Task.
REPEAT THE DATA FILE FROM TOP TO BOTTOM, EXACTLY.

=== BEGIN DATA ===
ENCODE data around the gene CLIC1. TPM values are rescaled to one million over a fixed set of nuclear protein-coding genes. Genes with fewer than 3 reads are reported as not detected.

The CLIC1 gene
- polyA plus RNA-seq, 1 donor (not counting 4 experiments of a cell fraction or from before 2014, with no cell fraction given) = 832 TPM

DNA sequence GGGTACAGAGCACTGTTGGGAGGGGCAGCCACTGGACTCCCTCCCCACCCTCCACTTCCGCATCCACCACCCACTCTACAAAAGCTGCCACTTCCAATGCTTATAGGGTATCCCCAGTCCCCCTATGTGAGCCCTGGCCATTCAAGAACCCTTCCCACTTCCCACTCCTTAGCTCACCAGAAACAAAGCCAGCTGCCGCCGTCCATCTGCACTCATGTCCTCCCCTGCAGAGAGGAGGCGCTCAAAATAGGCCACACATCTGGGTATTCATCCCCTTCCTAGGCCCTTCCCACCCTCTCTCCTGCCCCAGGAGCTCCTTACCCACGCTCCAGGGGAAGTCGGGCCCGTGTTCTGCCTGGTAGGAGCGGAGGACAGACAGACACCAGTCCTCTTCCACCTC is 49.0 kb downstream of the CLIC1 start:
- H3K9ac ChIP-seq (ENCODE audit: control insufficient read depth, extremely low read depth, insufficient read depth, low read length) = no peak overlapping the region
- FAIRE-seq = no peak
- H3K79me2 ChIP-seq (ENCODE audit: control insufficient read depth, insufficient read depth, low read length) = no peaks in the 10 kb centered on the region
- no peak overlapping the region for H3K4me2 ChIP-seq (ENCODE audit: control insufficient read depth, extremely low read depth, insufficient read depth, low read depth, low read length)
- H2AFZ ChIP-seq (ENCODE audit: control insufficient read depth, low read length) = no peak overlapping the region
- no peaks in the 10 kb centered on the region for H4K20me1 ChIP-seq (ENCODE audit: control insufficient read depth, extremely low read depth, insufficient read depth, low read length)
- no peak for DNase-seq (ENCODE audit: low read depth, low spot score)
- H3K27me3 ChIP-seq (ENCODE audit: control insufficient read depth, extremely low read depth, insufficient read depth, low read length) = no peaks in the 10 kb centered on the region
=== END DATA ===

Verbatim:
ENCODE data around the gene CLIC1. TPM values are rescaled to one million over a fixed set of nuclear protein-coding genes. Genes with fewer than 3 reads are reported as not detected.

The CLIC1 gene
- polyA plus RNA-seq, 1 donor (not counting 4 experiments of a cell fraction or from before 2014, with no cell fraction given) = 832 TPM

DNA sequence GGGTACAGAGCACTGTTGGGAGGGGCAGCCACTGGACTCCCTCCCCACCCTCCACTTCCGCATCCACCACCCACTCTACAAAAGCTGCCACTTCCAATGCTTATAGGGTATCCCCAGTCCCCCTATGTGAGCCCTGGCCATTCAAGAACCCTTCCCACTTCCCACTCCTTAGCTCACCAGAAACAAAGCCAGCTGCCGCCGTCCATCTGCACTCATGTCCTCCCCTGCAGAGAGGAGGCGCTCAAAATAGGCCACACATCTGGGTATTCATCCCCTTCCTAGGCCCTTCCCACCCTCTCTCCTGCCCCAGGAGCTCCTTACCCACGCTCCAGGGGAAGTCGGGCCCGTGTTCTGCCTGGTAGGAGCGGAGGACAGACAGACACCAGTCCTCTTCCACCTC is 49.0 kb downstream of the CLIC1 start:
- H3K9ac ChIP-seq (ENCODE audit: control insufficient read depth, extremely low read depth, insufficient read depth, low read length) = no peak overlapping the region
- FAIRE-seq = no peak
- H3K79me2 ChIP-seq (ENCODE audit: control insufficient read depth, insufficient read depth, low read length) = no peaks in the 10 kb centered on the region
- no peak overlapping the region for H3K4me2 ChIP-seq (ENCODE audit: control insufficient read depth, extremely low read depth, insufficient read depth, low read depth, low read length)
- H2AFZ ChIP-seq (ENCODE audit: control insufficient read depth, low read length) = no peak overlapping the region
- no peaks in the 10 kb centered on the region for H4K20me1 ChIP-seq (ENCODE audit: control insufficient read depth, extremely low read depth, insufficient read depth, low read length)
- no peak for DNase-seq (ENCODE audit: low read depth, low spot score)
- H3K27me3 ChIP-seq (ENCODE audit: control insufficient read depth, extremely low read depth, insufficient read depth, low read length) = no peaks in the 10 kb centered on the region